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  • Writer's pictureErin

Lemony Butternut Squash Ravioli

Hungry for more? This recipes was featured in a podcast episode!


A plate with butternut squash filled ravioli covered in a brown butter and sage sauce.

This homemade ravioli pasta has a silky butternut squash filling with a delightful lemony flavour. Make a big batch, freeze and then serve with a simple brown butter and sage sauce. Now you're ready to impress any night!

Prep Time: 2+ hr

Cook time: 3-5 min

Yield: 7 dozen ravioli



  • 1 lb butternut squash, peeled and diced

  • 1/4 salted lemon, diced

  • 1-2 eggs (see directions)


  • 120g water

  • 50mL olive oil

  • 2 eggs

  • 1/2 tsp salt

  • 375g flour



  1. Pre-heat oven to 400F.

  2. Mix together the diced squash and salted lemon. Place in a cast iron pan or dutch oven and cover the works.

  3. Roast for 30-40 min, until everything is softened.

  4. Empty the roasting pan contents into a large glass measuring cup. Use an immersion blender to blend the contents. For every two cups of filling, add one egg to the mixture and blend together.

  5. Set aside and let cool before using to make the pasta.


  1. In a large bowl, mix together all the wet ingredients and the salt. Then add the flour one cup at a time, stirring together until you form a dough. Turn the dough out onto the counter and knead the dough, adding extra flour as needed, until it is firm and not sticking, about 5-10 min.

  2. Divide the dough into four equal sized pieces and pick one to begin working with. Place the remaining three on your counter under a damp towel.

  3. Flatten your ball of dough so that it is just slightly thicker than your largest setting on your pasta maker.

  4. Pass the dough through your pasta maker on it's largest setting. Then fold the dough in half and pass it through at the same setting again.

  5. Adjust the setting to one step thinner, and pass the dough through. Fold the dough in half and pass it through at the same setting again.

  6. Repeat step 5 on the next thinnest setting. Now your dough has been worked and we have learned to call that process 'laminating your dough'.

  7. Adjust to you next thinnest setting and past the dough through a single time. Then adjust to the next thinnest setting and continue to go step wise to thinner settings until your third thinnest setting on your pasta maker or to desired thinness.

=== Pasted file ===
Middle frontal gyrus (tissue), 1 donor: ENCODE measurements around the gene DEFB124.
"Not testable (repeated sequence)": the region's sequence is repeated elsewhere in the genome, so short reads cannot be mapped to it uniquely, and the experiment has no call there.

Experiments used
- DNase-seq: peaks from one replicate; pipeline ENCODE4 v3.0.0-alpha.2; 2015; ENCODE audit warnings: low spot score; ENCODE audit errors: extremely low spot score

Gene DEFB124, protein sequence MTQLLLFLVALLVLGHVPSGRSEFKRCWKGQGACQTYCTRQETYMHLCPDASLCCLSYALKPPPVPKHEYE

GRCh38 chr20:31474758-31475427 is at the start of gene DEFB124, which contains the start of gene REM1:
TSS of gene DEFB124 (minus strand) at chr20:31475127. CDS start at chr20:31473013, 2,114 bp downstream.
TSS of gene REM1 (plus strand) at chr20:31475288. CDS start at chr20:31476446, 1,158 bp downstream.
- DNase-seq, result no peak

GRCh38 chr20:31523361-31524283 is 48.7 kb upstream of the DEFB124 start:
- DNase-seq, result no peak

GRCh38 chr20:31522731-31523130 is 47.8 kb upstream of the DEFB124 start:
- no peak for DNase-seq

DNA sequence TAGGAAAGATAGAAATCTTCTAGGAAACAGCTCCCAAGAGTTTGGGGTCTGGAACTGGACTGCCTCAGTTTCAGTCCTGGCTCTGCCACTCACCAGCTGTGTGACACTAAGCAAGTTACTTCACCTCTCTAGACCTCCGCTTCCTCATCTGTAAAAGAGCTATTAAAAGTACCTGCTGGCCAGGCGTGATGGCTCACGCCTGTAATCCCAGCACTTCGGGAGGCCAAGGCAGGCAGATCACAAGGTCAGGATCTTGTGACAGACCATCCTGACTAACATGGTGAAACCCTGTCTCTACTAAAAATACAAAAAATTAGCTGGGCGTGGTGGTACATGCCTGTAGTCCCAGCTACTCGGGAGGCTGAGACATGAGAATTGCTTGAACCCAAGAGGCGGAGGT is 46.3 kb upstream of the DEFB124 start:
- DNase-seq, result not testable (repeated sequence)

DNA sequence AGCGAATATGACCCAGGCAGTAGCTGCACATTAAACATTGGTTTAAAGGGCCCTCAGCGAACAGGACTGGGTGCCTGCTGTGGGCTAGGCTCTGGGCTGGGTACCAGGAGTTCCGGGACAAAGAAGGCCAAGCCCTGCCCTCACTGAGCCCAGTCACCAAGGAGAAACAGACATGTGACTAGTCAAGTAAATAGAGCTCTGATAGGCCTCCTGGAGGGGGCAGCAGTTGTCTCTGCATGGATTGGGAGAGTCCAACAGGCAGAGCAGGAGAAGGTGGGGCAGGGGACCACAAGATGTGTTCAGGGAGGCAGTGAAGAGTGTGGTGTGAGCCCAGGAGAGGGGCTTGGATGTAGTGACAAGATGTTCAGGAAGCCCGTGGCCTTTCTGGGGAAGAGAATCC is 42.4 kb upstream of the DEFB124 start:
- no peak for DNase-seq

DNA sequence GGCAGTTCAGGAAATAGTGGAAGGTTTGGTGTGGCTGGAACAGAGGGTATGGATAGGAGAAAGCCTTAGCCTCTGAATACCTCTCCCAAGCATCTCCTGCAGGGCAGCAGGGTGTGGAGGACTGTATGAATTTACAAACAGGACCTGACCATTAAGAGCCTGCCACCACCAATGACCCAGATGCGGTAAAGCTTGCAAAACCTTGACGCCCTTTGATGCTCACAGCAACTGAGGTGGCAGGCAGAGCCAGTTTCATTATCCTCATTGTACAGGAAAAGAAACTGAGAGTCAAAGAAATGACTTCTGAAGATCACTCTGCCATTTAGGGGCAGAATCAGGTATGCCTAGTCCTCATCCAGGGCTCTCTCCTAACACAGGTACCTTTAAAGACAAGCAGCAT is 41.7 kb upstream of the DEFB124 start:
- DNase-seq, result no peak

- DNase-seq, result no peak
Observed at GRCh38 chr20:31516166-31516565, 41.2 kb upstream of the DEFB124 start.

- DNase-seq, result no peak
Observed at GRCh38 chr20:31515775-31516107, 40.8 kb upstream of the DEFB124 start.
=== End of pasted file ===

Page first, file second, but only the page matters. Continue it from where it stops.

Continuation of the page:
8. Now you should have a nice long strip of dough that is twice as long as your ravioli press.

  9. Cut your strip of dough in half and place one on the ravioli frame. Press down the dough on the frame with the indent tray.

  10. Fill the indents in your dough with filling. This is easiest done with a cookie scoop.

  11. Then cover the filled dough with the other half of the dough strip and press it down firmly at the edges. Seal the dough together using a rolling pin to press the dough into the frame.

  12. Remove excess dough and keep to use again under the damp towel on your counter. Turn the frame over, dumping the ravioli onto a floured counter top. Cut the ravioli along the pressed edges and place on an evenly floured baking sheet for 1 hr to dry. Turn them over and let them dry again for another hour. Re-dust with flour, if needed, below the ravioli. Now they are ready to be frozen or cooked.


  1. Bring a large pot of salted water to boil over high heat.

  2. In a separate saucepan, slowly melt butter over medium-low heat and add in sage leaves. Continue to heat the butter until it is brown and smells nutty.

  3. Once the large pot of salted water is boiling, gently introduce the ravioli into the pot in batches of 12. Stir the pot while they boil. Boil until the ravioli start to float and then count to 30. Remove the ravioli to the buttery saucepan and fry for a couple minutes until slightly crispy.

  4. Serve with fresh ground pepper and a sprinkle of parmesan cheese

Zhuzh it up!

  • To make these you've first got to have some salted lemons in your fridge. Check out the recipe for Salt Preserved Lemons.

  • To freeze, transfer the baking sheet of dried ravioli to the freezer and freeze overnight. Then, place in a plastic bag with an extra tbsp of flour to prevent them from clumping. Be sure to thaw them by placing them on a floured baking sheet in the fridge the night before you plan to cook them.

  • The pasta maker that all of us at Three Kitchens Podcast love and use is Marcato Atlas 150 Pasta Machine.The ravioli maker that I love to use is the Norpro Ravioli Maker with Press

This amazing recipe was written by Erin Walker with inspiration from the Norpro Ravioli Maker Box


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